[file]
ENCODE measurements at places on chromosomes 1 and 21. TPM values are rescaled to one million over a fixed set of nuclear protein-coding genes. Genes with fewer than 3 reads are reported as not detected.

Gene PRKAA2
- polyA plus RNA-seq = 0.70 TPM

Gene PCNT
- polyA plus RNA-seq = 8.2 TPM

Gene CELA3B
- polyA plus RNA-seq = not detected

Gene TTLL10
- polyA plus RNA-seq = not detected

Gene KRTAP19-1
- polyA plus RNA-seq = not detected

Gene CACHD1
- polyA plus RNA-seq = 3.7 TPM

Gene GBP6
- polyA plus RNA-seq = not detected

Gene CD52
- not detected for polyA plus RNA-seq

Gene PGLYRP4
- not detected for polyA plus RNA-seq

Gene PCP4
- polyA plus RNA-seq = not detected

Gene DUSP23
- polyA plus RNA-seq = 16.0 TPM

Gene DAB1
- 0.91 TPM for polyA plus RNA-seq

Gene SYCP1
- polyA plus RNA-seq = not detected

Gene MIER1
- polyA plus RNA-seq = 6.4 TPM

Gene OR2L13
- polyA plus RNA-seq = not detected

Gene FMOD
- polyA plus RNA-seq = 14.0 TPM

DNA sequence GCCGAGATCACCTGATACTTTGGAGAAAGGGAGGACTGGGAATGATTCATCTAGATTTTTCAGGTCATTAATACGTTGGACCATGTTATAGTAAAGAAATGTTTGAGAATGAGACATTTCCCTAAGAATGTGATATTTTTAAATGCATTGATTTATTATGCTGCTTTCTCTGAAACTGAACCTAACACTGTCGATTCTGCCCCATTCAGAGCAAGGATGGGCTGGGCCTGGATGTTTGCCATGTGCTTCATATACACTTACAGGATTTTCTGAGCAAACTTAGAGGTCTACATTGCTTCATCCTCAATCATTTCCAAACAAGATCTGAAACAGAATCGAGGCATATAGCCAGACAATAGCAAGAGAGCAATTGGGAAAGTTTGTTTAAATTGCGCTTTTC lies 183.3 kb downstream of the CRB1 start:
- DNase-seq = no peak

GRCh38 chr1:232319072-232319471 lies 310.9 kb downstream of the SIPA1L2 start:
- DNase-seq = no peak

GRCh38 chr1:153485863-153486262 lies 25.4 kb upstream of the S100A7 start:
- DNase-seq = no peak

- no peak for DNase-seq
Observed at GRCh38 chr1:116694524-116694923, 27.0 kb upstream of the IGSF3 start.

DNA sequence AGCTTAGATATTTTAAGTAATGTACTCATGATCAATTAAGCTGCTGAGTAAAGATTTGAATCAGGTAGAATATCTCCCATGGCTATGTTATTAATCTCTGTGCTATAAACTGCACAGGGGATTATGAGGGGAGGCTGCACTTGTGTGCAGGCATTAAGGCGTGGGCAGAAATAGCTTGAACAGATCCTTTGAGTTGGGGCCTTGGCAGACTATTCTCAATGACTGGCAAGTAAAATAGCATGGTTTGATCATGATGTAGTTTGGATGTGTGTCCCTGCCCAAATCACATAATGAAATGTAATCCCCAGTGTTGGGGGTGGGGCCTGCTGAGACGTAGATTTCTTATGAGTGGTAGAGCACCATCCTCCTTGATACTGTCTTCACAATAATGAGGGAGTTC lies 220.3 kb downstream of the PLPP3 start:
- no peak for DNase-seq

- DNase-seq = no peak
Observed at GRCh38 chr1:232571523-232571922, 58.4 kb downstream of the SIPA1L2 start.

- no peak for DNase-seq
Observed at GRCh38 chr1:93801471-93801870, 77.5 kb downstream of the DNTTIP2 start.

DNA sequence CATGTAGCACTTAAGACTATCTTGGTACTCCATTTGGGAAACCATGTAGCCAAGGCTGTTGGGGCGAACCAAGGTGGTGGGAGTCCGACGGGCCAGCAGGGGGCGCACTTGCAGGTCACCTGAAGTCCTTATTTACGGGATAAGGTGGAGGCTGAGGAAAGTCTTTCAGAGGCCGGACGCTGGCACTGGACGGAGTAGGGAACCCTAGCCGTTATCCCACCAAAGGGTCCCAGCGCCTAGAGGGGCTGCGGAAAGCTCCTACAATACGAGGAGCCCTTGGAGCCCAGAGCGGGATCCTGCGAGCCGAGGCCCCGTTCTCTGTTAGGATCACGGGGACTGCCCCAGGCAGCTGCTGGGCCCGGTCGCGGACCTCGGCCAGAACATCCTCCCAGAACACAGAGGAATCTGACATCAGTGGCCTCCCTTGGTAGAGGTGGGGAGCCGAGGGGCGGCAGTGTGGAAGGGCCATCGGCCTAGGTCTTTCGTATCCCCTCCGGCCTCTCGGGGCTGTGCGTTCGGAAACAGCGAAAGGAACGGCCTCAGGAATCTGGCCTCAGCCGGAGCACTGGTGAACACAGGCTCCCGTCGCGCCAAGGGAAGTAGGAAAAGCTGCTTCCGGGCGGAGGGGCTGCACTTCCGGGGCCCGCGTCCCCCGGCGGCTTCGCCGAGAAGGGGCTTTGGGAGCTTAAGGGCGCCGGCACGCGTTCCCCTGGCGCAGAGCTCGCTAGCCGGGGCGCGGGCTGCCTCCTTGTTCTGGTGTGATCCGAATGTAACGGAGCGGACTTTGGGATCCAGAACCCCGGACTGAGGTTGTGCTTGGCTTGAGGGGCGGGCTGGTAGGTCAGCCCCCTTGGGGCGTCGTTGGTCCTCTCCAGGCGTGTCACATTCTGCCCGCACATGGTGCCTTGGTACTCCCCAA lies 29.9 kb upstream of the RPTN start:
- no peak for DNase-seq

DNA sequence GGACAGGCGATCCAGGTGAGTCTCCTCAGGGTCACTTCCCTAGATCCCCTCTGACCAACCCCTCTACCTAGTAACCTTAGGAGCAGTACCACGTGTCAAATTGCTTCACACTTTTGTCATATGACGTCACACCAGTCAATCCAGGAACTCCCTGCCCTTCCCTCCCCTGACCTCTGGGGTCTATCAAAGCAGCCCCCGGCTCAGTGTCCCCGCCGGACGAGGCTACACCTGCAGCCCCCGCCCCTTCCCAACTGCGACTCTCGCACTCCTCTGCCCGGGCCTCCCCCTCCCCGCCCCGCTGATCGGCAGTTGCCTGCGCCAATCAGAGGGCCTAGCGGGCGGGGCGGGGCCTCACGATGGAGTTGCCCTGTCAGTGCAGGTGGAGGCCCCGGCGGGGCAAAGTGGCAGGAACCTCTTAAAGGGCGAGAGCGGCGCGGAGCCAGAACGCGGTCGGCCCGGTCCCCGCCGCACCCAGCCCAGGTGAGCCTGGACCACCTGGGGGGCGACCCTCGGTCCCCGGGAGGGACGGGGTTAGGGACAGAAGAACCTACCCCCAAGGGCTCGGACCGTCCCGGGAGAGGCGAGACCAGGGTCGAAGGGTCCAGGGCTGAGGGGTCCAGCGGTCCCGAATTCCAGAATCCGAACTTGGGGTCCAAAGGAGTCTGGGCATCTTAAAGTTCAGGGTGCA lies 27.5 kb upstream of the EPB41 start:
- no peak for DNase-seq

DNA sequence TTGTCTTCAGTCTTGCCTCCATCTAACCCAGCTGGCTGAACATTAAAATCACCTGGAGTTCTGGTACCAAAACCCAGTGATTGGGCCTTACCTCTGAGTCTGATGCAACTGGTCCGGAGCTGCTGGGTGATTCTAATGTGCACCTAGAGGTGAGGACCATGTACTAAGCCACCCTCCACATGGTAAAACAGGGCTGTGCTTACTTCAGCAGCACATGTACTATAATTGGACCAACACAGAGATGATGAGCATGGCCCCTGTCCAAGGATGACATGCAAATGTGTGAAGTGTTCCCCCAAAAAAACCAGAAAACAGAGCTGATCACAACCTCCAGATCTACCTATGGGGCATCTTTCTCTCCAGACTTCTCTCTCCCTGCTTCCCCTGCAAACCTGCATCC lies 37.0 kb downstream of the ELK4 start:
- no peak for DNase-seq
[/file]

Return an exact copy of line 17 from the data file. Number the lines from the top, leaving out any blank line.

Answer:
- not detected for polyA plus RNA-seq